For years, Shriver followed that script as rumours swirled about Schwarzenegger’s cheating and sexual assaults. A 2001 Premiere magazine exposé, “Arnold the Barbarian,” claimed the action hero routinely grabbed women’s breasts in some sort of Neanderthal greeting, and repeatedly forced unwanted physical contact. In 2003, on the eve of the California gubernatorial election, six women came forward in the L.A. Times alleging that Schwarzenegger had engaged in sexual bullying and assault dating back decades. Shriver rose to his defence publicly, discrediting his accusers and calling her husband an “A-plus human being,” a validation credited with securing his first landslide victory.
By Ken MacQueen - Wednesday, March 17, 2010 at 9:00 AM - 46 Comments
Some 16 groups take sides on polygamy in a landmark case
The British Columbia government’s decision to test the legality of Canada’s 120-year-old polygamy law led to a shocking revelation for Karen and her two male partners. The 37-year-old Winnipeg-area mother, her husband of 15 years and a second male partner concede their arrangement is unconventional. She calls it a plural union based on equality, not religious ideas of male dominance. What she didn’t realize, until the B.C. court reference drew attention to the issue, was that they’re breaking the law by sharing a home. “This has been a real learning experience,” she says.
Karen, who doesn’t want her surname used in order to protect her children, is part of a constituency of polyamorists, one of many groups seeking standing in the B.C. Supreme Court. The case will determine if the polygamy law—Section 293 of the Criminal Code—is constitutional. It was triggered by the province’s failure to prosecute two polygamous bishops in the fundamentalist Mormon community of Bountiful, B.C., but its outcome could affect the rights of thousands.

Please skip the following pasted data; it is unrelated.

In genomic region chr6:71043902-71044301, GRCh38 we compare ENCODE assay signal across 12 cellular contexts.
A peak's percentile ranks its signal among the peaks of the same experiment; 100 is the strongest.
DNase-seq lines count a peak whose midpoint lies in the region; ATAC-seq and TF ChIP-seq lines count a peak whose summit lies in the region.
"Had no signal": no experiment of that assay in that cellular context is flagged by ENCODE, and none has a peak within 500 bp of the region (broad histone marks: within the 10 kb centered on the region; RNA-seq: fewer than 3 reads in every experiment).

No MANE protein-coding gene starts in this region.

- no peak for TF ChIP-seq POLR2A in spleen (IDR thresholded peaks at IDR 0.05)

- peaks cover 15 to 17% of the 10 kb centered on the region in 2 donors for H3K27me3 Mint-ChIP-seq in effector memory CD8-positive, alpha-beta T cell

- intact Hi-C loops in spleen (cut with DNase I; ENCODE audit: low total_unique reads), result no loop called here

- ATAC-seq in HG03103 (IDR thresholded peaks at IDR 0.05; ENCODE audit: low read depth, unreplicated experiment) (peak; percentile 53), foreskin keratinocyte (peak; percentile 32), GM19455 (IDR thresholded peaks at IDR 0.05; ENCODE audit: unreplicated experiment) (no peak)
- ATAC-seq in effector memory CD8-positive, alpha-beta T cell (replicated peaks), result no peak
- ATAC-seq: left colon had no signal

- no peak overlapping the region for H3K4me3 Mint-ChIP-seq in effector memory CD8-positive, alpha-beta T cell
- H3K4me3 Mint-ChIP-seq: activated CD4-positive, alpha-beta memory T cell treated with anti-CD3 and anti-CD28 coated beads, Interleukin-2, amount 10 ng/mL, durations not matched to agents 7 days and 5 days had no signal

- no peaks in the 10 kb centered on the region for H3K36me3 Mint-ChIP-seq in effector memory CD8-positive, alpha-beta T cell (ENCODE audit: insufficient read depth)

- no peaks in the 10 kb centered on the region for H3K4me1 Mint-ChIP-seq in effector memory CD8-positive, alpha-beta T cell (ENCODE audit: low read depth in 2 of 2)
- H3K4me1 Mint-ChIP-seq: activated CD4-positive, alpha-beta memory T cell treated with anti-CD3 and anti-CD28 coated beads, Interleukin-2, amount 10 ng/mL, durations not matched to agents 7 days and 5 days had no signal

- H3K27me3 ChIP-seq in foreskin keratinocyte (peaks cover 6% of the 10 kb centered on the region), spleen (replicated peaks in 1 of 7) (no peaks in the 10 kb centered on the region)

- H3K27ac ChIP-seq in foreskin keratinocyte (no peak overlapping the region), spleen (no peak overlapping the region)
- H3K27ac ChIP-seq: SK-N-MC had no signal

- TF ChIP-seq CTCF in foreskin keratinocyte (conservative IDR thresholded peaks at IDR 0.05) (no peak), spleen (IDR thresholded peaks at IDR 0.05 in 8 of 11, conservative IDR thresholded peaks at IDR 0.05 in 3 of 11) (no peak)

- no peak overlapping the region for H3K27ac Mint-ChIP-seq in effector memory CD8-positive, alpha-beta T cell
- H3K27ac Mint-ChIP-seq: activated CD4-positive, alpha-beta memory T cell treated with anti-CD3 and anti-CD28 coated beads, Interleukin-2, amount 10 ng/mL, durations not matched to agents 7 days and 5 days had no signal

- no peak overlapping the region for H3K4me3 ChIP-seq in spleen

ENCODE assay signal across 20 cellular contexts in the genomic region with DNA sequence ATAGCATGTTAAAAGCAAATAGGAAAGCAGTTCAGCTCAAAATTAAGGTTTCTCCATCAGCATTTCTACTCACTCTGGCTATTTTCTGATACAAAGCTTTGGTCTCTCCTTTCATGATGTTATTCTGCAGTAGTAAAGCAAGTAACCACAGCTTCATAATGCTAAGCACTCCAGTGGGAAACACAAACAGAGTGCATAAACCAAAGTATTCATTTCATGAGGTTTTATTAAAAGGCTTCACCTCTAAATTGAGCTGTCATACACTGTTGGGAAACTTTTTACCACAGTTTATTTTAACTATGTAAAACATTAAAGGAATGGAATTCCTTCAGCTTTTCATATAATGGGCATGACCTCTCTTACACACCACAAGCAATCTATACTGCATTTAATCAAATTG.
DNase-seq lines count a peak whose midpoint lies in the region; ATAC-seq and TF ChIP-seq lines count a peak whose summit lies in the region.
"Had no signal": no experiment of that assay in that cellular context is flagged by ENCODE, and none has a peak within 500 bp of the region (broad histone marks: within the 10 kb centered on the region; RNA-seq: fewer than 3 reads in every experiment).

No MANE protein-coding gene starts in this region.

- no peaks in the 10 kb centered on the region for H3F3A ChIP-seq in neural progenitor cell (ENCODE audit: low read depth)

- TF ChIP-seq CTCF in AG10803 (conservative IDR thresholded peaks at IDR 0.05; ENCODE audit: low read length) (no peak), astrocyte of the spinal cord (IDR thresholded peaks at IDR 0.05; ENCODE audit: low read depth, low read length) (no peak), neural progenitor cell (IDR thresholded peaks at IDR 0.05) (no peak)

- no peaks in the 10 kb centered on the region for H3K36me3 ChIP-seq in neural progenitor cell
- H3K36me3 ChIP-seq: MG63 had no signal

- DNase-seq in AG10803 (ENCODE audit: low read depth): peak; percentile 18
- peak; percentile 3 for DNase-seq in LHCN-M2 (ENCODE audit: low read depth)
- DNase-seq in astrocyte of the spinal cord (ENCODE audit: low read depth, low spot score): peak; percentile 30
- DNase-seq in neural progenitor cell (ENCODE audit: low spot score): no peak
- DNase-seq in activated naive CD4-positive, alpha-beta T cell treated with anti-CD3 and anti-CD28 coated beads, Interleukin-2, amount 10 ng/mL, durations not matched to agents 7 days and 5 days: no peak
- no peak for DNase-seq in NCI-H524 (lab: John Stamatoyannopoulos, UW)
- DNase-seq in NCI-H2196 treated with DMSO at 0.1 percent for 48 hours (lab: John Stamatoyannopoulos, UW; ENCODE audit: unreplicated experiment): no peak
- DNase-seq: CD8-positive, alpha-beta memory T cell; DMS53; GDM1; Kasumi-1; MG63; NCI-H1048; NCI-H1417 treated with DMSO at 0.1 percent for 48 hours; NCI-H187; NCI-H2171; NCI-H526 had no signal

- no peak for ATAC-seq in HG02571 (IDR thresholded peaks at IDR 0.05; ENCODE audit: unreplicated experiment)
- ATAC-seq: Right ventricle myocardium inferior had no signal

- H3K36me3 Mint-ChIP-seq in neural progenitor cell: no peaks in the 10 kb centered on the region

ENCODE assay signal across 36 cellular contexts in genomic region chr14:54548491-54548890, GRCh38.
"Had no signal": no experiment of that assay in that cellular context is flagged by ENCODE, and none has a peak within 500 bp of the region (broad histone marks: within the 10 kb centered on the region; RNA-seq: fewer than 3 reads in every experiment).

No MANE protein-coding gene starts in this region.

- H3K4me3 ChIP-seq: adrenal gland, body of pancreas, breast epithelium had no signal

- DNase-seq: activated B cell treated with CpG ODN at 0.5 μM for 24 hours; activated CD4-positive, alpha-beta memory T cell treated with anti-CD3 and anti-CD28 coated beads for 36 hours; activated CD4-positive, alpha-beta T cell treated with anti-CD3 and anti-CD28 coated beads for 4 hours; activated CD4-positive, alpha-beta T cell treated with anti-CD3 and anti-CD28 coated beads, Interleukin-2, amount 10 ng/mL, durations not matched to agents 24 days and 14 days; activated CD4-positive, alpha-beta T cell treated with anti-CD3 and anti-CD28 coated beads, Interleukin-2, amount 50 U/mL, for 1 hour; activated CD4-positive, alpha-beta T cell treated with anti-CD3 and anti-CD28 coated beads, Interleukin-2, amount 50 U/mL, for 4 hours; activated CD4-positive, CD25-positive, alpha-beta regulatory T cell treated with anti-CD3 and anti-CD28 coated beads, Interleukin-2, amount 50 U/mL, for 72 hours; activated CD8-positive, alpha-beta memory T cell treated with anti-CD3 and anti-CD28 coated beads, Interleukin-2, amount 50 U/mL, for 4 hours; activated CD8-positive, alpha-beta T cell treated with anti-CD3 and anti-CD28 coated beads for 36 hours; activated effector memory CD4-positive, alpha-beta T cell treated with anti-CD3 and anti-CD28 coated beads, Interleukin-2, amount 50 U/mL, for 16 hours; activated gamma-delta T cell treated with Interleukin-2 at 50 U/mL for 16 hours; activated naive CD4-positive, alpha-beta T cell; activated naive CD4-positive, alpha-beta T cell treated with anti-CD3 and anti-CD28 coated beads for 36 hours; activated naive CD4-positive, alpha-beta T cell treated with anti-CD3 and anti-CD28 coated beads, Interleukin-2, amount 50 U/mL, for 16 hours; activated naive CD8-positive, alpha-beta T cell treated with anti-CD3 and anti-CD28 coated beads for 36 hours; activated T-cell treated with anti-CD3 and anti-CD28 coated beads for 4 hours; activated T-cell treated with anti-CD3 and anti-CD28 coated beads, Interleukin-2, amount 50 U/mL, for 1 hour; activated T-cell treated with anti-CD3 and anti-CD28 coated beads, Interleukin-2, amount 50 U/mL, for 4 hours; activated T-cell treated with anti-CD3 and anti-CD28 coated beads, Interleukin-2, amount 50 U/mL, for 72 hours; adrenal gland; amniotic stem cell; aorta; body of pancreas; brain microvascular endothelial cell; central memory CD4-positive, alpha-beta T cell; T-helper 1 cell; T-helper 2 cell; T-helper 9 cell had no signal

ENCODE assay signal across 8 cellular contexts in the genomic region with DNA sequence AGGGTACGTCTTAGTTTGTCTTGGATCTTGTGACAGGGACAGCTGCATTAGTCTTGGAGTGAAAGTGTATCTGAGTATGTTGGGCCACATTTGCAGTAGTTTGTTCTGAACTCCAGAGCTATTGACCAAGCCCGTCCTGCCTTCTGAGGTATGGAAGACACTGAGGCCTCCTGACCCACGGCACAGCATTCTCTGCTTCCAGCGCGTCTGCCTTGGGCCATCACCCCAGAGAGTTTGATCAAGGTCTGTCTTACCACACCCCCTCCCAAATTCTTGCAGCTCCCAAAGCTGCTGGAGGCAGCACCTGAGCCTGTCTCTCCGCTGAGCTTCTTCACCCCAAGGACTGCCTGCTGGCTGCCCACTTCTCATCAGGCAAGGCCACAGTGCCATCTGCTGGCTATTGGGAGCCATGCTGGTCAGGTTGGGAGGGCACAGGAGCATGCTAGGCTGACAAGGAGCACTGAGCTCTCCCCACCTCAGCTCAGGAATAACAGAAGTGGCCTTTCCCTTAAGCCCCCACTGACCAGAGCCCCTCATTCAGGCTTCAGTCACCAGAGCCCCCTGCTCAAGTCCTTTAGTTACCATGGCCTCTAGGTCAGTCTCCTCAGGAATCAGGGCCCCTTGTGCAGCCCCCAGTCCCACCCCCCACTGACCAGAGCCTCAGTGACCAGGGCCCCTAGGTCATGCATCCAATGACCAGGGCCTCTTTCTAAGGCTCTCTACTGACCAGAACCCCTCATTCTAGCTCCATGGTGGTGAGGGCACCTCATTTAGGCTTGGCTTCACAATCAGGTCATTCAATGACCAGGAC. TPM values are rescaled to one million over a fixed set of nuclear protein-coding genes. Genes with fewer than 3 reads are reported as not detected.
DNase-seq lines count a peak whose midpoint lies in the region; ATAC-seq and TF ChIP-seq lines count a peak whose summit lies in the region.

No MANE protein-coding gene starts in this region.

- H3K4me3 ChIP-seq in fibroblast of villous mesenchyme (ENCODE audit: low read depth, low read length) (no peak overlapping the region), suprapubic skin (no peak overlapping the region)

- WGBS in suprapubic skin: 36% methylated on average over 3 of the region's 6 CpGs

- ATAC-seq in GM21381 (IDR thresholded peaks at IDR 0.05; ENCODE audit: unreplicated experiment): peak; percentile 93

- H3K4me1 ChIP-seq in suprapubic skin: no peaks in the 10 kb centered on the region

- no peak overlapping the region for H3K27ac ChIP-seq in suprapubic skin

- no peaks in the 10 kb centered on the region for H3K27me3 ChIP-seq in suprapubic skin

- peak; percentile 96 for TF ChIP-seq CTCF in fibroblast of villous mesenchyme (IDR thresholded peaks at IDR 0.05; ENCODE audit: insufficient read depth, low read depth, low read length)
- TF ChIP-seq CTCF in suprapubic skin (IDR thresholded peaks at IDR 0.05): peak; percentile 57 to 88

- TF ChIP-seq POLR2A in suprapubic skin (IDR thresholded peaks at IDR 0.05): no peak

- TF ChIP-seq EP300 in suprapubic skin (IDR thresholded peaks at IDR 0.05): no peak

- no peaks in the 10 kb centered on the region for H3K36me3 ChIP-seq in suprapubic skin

Some 16 groups have submitted affidavits seeking permission to argue for or against 293 when a trial date is set—proving, if nothing else, that polygamy creates strange bedfellows. Some groups see the polygamy law as the foundation of the traditional family and a defence against the exploitation of girls forced into multiple marriage, as the province alleged happened in Bountiful. Others argue the law is unenforceable, does nothing to help the women of Bountiful, and that it imposes a moral code out of step with Canada’s modern, multicultural society.
By Colby Cosh - Friday, December 11, 2009 at 4:06 PM - 23 Comments
The Toronto Transit Commission has turned down the opportunity to earn $250,000 in ad revenue from the adultery-facilitation website AshleyMadison.com. I’m a believer in religious and particularly irreligious freedom, but I suppose the TTC’s refusal is all right with me: one can find a secular justification in the observation that it is contrary to public policy to encourage the breaching of contracts. So my future promotional plans for CovetThyNeighboursAss.com are probably still good to go.
I really think the Star has buried the lede here though.
[TTC spokesman Brad] Ross said the TTC has advertising standards to adhere to and that it would take only five complaints from the public to pull any ad off its vehicles.
A policy like that seems an invitation to mischief, and possibly even extortion, that I don’t know if I could resist if I lived in Toronto…